Turns out the reason for colorful Polar Stratospheric Clouds is nitric and sulphuric acid bonding with water vapor to form crystaline hydrates. (see page 109 and after in Stratospheric Ozone Depletion and Climate Change, which I stumbled upon when wondering if there were any reports of more colorful clouds after the massive atmospheric  nuclear bomb tests of the early 1960s).   I glanced at some data of the radioactive sulphur released by Fukushima

I pondered the claim by chemtrail activists that “they’re spraying mainly Barium.”  Stable Barium isotopes (Ba-134, Ba-137, Ba-138,…) are also the decay products of radioCesium, a main part of any nuclear fallout, from a nuclear bomb or ‘accident’.  Cs-134 becomes Ba-134; Cs-142 becomes Ba-142, which eventually becomes Ba-138; The most common radioactive fallout ingredient, Cesium-137, decays into Barium-137.

Since radioCesiums are deposited or blowing around anywhere downwind from nuclear bomb tests, as well as downwind Chernobyl, Fukushima, etc., you’re bound to find the element Barium if you test water or soils for it.   And given the massive amounts sent into the atmosphere by the ongoing Fukushima-Daiichi nuclear catastrophe, it’s not unlikely that the stratospheric dust layer was supplied a fair amount of radioCesium, which would result in trace amounts slowly making their way down to lower layers into the troposphere and eventually ground level.  My skepticism about some of the elements of the chemtrail conspiracy boil down to this: Just because it falls from the sky does not mean an airplane put it there…   (I would even go further: What if the chemtrail cospiracy were promoted to distract from what may really be going one and keep the topic in the fringes?)

Well, I don’t know…    So many factors that would need to be looked at…  Maybe someday when I have more time for this, I’ll look into it a bit more.  But it is my personal impression that cloud irridescence, as well as mammatus clouds, occur far more often than they did in previous decades.   I suspect nuclear polution might be a contributing factor, but I have no proof of that.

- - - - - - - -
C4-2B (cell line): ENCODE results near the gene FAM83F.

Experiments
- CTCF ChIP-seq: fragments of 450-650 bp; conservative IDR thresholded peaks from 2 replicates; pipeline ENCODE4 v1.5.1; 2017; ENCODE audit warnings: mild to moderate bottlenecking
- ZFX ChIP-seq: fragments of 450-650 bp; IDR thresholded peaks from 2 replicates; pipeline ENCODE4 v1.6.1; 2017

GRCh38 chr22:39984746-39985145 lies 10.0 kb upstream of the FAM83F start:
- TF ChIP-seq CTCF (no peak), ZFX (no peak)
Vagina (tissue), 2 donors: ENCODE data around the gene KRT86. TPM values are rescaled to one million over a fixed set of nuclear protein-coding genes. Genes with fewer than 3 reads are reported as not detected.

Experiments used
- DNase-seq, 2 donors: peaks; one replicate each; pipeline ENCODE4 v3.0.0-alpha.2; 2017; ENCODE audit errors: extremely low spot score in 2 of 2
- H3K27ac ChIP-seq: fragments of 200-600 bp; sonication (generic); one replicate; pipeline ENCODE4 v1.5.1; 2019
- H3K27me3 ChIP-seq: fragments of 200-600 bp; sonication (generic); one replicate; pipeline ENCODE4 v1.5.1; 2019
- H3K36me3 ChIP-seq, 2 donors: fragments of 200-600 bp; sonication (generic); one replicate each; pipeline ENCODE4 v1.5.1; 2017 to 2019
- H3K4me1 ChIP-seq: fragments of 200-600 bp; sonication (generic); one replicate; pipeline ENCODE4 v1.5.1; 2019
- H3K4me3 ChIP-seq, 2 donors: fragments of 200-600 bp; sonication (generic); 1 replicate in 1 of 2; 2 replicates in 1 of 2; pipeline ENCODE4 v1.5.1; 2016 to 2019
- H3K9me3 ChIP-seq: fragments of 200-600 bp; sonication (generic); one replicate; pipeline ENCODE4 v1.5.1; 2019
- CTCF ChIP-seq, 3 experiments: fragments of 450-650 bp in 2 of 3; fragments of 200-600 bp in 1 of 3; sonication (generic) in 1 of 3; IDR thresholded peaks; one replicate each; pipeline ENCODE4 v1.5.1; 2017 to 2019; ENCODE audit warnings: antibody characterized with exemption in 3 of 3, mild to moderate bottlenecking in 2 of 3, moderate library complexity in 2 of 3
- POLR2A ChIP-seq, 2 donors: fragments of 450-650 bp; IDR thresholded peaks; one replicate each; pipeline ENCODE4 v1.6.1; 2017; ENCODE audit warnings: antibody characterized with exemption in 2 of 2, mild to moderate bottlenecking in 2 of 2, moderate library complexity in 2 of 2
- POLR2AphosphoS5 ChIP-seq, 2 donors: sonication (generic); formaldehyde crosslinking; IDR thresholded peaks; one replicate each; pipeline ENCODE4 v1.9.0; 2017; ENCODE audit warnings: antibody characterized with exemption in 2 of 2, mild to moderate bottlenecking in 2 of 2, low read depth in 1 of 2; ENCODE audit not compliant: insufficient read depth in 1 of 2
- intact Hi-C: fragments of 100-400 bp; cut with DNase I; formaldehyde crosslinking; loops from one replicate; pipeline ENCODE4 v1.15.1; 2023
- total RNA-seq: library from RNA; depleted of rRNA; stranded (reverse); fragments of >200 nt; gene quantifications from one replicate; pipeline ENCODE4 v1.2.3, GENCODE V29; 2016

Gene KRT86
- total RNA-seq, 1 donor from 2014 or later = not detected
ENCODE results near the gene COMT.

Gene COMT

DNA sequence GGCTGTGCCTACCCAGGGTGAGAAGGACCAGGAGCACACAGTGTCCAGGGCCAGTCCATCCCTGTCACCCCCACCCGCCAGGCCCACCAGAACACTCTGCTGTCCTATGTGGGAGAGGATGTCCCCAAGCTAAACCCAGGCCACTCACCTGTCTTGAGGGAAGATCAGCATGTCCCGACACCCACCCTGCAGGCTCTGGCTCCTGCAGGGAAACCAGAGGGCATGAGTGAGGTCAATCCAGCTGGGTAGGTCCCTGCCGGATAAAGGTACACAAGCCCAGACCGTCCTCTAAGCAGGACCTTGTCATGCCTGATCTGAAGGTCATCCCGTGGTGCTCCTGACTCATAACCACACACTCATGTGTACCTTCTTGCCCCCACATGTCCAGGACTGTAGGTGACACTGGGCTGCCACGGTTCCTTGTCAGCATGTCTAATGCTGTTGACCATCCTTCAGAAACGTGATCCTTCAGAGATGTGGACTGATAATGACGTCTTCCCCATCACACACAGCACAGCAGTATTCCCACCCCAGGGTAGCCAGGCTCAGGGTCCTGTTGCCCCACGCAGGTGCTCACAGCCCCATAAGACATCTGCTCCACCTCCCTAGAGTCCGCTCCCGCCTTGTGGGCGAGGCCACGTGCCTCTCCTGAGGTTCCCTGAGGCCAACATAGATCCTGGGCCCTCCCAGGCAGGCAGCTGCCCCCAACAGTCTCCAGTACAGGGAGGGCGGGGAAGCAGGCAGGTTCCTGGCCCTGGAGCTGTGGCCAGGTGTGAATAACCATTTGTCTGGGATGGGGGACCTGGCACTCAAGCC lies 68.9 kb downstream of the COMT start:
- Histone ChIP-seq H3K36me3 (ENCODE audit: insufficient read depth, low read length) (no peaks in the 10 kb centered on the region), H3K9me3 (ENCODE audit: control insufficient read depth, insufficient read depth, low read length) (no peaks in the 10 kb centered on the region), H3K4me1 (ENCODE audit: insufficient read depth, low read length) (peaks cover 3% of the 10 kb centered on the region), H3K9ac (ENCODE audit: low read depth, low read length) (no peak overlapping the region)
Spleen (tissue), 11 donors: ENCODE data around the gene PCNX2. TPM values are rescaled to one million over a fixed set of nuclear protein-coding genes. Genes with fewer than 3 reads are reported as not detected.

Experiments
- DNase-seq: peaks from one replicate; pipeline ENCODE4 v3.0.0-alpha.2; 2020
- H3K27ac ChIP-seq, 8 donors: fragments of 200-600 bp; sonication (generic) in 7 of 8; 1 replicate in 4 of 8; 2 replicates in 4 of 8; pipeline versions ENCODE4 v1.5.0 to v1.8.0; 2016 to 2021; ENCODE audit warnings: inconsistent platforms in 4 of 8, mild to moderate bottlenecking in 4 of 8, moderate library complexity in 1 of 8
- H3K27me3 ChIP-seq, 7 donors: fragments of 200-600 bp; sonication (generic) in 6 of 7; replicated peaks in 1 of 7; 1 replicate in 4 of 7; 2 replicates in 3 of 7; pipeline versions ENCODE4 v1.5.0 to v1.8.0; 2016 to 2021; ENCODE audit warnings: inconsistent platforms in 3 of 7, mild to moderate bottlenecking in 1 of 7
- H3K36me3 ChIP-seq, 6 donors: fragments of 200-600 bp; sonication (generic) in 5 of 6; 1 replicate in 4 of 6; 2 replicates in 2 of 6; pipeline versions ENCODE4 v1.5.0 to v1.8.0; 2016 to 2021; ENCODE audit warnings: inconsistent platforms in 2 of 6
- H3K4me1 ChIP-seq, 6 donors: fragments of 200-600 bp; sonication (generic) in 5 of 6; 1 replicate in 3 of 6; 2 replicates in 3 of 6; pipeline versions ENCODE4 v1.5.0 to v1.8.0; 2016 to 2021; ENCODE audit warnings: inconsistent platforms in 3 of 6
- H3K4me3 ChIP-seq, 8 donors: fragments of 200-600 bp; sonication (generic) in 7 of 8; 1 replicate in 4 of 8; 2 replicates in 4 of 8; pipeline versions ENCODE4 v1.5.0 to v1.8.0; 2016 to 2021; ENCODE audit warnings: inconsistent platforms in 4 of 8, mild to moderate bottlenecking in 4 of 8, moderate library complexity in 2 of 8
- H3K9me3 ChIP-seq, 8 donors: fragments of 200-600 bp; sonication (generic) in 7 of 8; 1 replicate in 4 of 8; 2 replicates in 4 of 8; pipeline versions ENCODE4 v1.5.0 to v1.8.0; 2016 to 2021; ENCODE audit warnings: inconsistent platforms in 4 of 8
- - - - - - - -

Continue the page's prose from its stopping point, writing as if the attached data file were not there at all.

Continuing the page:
Regardless…

pretty colors…

Sept28_2015CLouds— — — — — — —   — — — — — — —   — — — — — — —

Disclaimer +

(This post was edited updated on Sept. 29, 2015)

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8 Responses to Iridescent Clouds (Southern Colorado, Sept 28, 2015)

  1. hadia says:

    Michael you should worry about these clouds and by God you have already done so much good research. so why being that shy regarding the chemtrail issue? It is NOT a conspiracy theory, too many facts already being proved. And the sky did not ever look like that before. Wether in Europe or Asia or elsewhere on the moon…(sarc) With all the wonderfull pictures you have showed us – concerning the iridescent clouds, you better do worry, Michael. Even as a non scientist I would be very concerned, and we got that red burning sky (long long after sunset) nearly every day now over Germany. It IS NOT NORMAL, people, wake up.
    Keep on shooting pictures and I keep on worrying…(smile).

  2. MVB says:

    I’m concerned every now and then, but I don’t even see the point in worrying just because… Because something looks unusual? Really? That’s all it takes? I’m concerned about all the fallout as well as its stable end producs coming down, and all kinds of pollution and land use issues, etc., and all the contrails are part of that.

    I’m not being “shy regarding the chemtrail issue”. I’ve looked into it a bit and come across an enormous amount of hype, and for the people I’ve met who’re REALLY into it (where literally EVERY contrail is a “chemtrail”), it’s like a religion, like global warming, and can’t be questioned. It’s like some people just started looking at the sky for the first time…

    But nevertheless, there are lots of aspects and angles to both the rampant contrail issues, as well as the various documented chemtrail issues. Some “proof” is rather pathetic, though, imo. Anyways…

    Here’s some George Carlin:

  3. hadia says:

    Thanks Michael, that´s another view to look at things – though not bad. I really enjoyed watching it and wonder how people can live that much on the surface. Anyway very good one. merci.

  4. quepongayopaz says:

    I agree! It’s amazing
    how frequently and how many of such clouds we see in,the Dallas area. At least two per day. Weather change? Different pollution?